Longfellow Station, or How the Tea Party Movement Could Save Us All If They Would Just Pick Up a Civics Textbook For Once

In the aftermath of the Tea Party Revolution, the world is the same:  we have to adapt or die.  Even though I find myself relieved that most Tea Party activists spent more time making signs than reading civics textbooks, there are moments when they seem to have a point.  One of those moments came when I was reading an RCA for the Longfellow Station project that was written for the November 30th Community Development Committee meeting.

The RCA (Request for Council Action) report is prepared by staff to give an overview of the action the City Council is deliberating, and the great thing about them is the history they provide.  Longfellow Station, for example, has history in the RCA going back to 2005, when it was included in a batch of applications for Met Council funding related to the Hiawatha LRT line.  The project itself may date back earlier, but certainly not long before the 2004 opening of Hiawatha.

Longfellow Station wouldn’t be up for discussion if not for the LRT line – a classic TOD (transit-oriented development) project, it features relatively high-density residential in walking distance to a transit station. The city has planned for this sort of development in the past and is apparently willing to pay for it. The Met Council and Hennepin County have granting programs to promote TOD as well – and it’s no wonder.  The density component of TOD is a boost to their bottom line – they get more tax dollars than a single-family home would provide and they have to spend less money laying sewer pipes and building streets.

There is a lot to dislike about Longfellow Station.  I won’t comment on the aesthetics, and I can’t imagine anyone would find much to say about it.  What I find alarming is that the building will be about 900 feet long – that is my estimate based on the site plan, which shows the project stretching from about 200 feet south of 38th St all the way to 40th St.  It is irresponsible to allow buildings more than 150 feet long, as longer buildings present insurmountable obstructions to pedestrians.  900 feet, frankly, is a Stalinist scale that will wall off the neighborhood behind, in effect more of a sound wall than a building.  Poor 39th Street, currently orphaned by railroad tracks, will have no hope of ever connecting with Hiawatha Ave or the transit station that lies tantalizingly on the other side of the highway.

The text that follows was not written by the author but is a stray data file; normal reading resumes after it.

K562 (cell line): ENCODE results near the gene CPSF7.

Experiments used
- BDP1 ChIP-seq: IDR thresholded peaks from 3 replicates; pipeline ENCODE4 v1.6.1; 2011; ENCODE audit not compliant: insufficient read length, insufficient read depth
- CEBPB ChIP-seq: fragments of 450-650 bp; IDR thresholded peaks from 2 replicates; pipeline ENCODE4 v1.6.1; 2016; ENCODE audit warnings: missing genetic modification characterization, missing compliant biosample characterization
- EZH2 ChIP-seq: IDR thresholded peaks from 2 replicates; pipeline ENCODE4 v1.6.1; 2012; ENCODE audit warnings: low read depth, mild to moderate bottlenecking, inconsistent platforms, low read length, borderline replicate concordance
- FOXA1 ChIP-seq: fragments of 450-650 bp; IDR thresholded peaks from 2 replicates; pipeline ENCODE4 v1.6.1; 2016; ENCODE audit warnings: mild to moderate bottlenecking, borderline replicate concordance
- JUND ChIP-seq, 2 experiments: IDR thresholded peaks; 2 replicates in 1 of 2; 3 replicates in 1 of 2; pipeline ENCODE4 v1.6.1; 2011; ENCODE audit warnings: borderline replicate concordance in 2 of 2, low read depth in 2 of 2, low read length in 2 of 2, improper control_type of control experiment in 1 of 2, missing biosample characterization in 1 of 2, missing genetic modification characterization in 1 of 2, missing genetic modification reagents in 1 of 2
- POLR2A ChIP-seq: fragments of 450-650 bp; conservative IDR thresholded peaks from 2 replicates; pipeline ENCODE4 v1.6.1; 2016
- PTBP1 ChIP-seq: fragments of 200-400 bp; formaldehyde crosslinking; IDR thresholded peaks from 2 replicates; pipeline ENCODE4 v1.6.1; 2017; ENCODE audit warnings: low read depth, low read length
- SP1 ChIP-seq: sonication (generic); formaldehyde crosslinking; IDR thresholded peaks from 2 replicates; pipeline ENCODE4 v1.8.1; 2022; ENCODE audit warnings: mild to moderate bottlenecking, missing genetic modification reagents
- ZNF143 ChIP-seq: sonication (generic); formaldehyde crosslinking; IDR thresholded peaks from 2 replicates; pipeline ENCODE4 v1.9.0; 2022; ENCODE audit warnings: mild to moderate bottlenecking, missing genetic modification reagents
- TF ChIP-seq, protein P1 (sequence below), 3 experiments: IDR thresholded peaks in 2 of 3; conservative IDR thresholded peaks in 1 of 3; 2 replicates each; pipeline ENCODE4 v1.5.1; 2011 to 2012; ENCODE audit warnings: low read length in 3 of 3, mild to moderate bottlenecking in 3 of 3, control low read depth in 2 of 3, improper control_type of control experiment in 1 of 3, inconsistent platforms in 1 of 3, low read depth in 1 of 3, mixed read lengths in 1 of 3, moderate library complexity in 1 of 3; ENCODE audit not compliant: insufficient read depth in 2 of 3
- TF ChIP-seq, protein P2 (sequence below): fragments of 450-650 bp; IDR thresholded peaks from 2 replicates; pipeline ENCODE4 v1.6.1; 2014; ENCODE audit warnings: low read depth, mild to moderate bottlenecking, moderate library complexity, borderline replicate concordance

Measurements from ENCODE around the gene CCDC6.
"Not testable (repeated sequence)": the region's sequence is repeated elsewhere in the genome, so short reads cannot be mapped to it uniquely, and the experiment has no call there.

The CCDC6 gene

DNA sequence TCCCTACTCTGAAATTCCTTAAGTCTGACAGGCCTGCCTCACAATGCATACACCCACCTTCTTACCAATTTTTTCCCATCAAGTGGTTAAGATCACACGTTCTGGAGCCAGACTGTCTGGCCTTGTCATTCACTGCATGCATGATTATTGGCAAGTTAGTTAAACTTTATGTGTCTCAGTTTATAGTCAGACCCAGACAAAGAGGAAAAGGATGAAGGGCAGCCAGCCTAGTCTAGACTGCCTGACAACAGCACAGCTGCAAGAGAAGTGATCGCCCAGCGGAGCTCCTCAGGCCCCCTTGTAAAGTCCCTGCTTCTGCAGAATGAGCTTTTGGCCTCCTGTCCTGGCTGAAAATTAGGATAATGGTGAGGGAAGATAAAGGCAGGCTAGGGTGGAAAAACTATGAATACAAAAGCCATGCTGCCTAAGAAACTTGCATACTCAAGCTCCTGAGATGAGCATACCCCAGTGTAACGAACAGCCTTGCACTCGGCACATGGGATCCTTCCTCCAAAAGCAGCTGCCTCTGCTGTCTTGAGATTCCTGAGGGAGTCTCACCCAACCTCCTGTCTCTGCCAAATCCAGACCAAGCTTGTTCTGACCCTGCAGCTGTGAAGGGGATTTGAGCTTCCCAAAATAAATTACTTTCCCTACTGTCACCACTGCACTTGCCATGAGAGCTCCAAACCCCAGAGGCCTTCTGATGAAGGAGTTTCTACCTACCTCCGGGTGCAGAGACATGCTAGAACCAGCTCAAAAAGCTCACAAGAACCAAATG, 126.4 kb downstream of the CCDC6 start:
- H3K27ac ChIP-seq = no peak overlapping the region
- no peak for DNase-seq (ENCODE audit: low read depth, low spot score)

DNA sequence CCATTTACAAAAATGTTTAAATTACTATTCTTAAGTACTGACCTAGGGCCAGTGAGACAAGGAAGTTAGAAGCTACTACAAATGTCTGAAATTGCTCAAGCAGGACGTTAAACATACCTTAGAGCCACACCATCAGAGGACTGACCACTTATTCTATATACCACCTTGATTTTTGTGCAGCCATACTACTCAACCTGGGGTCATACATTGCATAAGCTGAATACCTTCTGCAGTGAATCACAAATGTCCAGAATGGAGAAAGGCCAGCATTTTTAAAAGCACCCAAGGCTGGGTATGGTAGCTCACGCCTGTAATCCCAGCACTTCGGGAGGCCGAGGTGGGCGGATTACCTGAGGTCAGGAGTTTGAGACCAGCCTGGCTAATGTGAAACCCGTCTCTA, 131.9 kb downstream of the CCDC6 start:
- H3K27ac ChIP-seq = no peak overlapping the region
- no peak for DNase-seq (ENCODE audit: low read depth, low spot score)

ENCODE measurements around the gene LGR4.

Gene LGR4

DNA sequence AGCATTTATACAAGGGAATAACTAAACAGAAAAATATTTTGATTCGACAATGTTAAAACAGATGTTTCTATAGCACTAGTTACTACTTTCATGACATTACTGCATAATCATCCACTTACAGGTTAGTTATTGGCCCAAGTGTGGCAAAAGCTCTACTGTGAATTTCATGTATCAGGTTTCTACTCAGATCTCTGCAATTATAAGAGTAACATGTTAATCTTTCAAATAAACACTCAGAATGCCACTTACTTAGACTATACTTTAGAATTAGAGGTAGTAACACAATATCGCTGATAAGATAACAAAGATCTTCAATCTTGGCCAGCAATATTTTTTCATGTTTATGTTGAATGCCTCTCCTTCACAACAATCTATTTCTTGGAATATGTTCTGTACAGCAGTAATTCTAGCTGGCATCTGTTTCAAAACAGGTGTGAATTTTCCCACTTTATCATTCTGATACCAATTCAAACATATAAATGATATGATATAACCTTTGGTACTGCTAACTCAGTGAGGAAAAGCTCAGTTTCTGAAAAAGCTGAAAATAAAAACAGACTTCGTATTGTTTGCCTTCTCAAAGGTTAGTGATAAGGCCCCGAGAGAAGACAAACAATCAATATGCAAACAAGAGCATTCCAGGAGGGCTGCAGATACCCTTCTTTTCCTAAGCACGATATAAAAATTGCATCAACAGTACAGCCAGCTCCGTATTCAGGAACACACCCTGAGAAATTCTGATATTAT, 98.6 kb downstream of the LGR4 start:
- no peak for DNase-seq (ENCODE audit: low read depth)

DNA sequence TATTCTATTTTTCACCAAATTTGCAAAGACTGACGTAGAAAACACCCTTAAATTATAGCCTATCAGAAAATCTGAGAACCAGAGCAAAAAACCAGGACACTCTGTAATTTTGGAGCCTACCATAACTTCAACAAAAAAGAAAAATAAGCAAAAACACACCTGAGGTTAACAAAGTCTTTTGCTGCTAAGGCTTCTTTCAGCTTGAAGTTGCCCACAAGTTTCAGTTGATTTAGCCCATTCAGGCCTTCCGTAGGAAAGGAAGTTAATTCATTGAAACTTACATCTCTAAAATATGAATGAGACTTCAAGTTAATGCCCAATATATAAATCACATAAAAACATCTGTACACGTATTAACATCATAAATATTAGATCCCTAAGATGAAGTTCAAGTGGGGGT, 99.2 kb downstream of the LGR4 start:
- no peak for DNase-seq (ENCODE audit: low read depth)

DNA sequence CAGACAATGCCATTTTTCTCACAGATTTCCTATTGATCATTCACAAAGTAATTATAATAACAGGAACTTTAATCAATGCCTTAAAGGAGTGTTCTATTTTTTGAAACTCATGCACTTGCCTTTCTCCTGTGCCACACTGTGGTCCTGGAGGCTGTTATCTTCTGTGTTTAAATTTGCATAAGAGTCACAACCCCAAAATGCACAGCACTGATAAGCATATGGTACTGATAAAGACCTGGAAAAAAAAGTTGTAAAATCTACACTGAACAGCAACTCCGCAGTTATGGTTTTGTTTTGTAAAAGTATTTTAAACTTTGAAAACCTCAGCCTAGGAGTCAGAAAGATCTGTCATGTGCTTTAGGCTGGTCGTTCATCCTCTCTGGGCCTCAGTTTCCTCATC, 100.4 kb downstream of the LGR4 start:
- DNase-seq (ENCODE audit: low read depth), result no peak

But that criticism is not enough to withhold my support for some badly-needed density in Longfellow.  No, we need to dig into the history some more before Michele Bachmann starts getting some sympathy from me.  This project languished on the drawing boards for four or five years without the money needed to get dirt moving.  The initial developer, Capital Growth, finally relied on HUD for a mortgage for the project (through Section 221 (d)(4) of the National Housing Act).  HUD mortgages come with strings, though, and one thing that tied up Longfellow Station is that “HUD has indicated that it is unwilling to underwrite the commercial component as part of the 221 (d)(4) mortgage.”  So the new developer, Sherman, has separated the project into two single-use buildings instead of one mixed-use building.  In addition, HUD “increased costs for additional parking spaces in order to achieve a 1:1 parking ratio” – up from the .7:1 parking ratio in the original plan.

So HUD has made this TOD project more expensive, less dense, less mixed-use; in essence, less transit-oriented, according to most definitions (including the Met Council’s).  This from an agency that has made Livable Communities a focus, at least since the Obama administration has been in office.  It’s enough to make one paint one’s cat and march on Washington.

But thinking again about the Tea Party’s great unused Weapon X – the civics book:  Is it more useful to shake my fist at HUD or to sit down and think about the problem?

The Federal Government has three branches – but only two of them are (overtly) political:  the Executive and the Legislative.  HUD is a part of the former, but subject to the laws of the latter.  So the Livable Communities initiative is a product of a recently-elected administration, but HUD is still bound by the product of a Congress elected in the 1950s.  That mid-century Congress, operating under the delusion of American exceptionalism and giddy with zoning, ignored the historical reality that uses often mix with abandon in the same building.

Today, we know that mixed-use development has important public health benefits.  It is important that our laws reflect current scientific knowledge and technical practice.  Notwithstanding the recent obstructionism of the Republic caucus, the lesson we can take from the Tea Party Revolution is that government can and should be continually reformed.   Applying that lesson to  Section 221 of the National Housing Act would result in a better Longfellow Station.